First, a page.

• restrict. C99 pointer qualifier. Says that the only way memory pointed to by that pointer can be accessed is through that pointer. A prototype like memcpy(void* restrict dst, const void* restrict src, size_t n) says that dst and src cannot overlap. Used for optimization of memory access.
  • NORETURN after a function prototype. Used by GCC and MS C to indicate that the function will never return. Used for optimization of assembly output.
  • __attribute_malloc__: GCC extension. Used after a function prototype to indicate that the function returns a newly-allocated pointer. Used for optimization of memory access.
  • WIN32_CDECL: Microsoft extension. Put between the return type and the name of a function in both prototype and declaration, if the function will be passed as a pointer or has variable arguments. Used for optimization of assembly output.
  • __attribute__((__format__(__printf__,X,Y))): GCC extension. Used after the prototype of a variable-argument function that takes printf() style format and arguments. X is the position of the argument with the format, Y the position of the first variable argument of format data. See hdrs/log.h for an example. Used for better warnings.

<ctype.h> functions

The isFOO() character classification functions should never be passed a plain char. Characters need to be casted to unsigned char. In some environments, char is a signed type, and an accented or other non-ASCII character might end up as a negative number when stored in a plain char variable. With naive isFOO() implementations, this will result in a negative array index that tries to reference memory that might not be readable, causing a segfault. Don't do it!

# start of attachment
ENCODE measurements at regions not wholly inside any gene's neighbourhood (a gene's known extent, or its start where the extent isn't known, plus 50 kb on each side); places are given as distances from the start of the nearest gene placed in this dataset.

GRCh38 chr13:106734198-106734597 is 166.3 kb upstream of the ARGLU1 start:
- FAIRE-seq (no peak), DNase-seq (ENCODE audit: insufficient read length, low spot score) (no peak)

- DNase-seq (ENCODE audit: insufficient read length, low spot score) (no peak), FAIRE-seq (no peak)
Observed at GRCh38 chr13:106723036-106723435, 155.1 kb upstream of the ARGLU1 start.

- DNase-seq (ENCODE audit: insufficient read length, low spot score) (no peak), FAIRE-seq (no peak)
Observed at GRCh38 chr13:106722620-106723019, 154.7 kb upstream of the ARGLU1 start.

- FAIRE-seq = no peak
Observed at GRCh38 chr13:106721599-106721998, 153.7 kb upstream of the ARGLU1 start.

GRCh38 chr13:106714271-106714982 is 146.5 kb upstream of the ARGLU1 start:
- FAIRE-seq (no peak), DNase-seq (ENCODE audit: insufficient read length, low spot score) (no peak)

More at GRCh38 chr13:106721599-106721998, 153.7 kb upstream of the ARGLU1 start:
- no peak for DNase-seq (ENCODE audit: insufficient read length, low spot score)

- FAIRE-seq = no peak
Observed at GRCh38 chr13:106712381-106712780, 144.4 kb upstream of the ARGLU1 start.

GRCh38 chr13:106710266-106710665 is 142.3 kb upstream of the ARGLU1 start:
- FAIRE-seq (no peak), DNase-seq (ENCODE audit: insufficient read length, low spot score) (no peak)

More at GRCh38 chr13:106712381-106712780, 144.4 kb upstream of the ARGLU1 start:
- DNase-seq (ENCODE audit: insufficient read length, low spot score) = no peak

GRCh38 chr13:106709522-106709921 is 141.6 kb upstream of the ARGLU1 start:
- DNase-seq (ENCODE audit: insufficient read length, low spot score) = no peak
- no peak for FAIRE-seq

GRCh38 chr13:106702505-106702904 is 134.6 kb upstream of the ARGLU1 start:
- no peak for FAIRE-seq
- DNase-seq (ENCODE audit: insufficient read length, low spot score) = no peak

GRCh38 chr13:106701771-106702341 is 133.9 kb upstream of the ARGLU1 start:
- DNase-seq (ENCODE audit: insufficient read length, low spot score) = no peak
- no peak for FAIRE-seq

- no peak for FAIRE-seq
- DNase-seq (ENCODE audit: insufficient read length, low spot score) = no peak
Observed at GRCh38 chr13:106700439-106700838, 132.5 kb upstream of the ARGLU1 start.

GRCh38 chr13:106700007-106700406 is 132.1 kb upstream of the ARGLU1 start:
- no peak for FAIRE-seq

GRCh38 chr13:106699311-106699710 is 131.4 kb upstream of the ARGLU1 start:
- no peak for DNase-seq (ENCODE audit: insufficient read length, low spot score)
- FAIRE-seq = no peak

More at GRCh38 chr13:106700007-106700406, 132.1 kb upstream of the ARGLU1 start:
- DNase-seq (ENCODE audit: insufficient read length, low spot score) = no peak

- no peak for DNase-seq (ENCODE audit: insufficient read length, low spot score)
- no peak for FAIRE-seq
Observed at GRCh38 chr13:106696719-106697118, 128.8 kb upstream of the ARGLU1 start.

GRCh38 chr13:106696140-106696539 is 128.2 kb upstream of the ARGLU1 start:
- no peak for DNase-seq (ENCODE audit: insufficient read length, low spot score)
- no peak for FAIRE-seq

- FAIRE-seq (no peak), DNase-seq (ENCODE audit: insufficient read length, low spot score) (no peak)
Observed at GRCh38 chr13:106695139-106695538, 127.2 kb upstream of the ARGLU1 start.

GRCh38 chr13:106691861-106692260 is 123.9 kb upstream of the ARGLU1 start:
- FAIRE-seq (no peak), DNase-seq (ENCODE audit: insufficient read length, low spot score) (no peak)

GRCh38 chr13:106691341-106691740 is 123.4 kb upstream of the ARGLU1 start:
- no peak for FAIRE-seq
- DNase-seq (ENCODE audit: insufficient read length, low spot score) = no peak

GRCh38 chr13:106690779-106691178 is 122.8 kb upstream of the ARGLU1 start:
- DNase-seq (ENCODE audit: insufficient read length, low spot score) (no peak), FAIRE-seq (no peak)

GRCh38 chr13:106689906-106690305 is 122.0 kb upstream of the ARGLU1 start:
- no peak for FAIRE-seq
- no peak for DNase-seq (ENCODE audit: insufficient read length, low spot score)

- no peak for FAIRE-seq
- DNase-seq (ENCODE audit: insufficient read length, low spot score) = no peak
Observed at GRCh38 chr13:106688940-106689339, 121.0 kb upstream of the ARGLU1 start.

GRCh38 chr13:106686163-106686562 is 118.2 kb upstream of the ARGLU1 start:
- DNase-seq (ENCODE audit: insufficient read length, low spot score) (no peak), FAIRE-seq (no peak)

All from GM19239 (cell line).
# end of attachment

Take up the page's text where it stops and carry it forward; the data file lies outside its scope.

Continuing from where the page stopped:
Malloc_t

There's no reason to cast arguments to free() or mush_free() to Malloc_t. It's left over from the bad old days before void pointers and not needed for C89 or better compilers. (Penn is ancient!)

type widths

Penn runs on a variety of 32-bit and 64-bit systems. sizeof(int) is not always equal to sizeof(long) is not always equal to sizeof(void*). Avoid writing code that assumes so. If you need an exact width type, use the appropriate <stdint.h> typedef and put a check for it into configure.in (There are examples for uint16_t and uint32_t).

#define versus enum

Prefer enums over #defines for constants, especially those used as an option argument to functions. They're better for debugging and for compile-time warnings.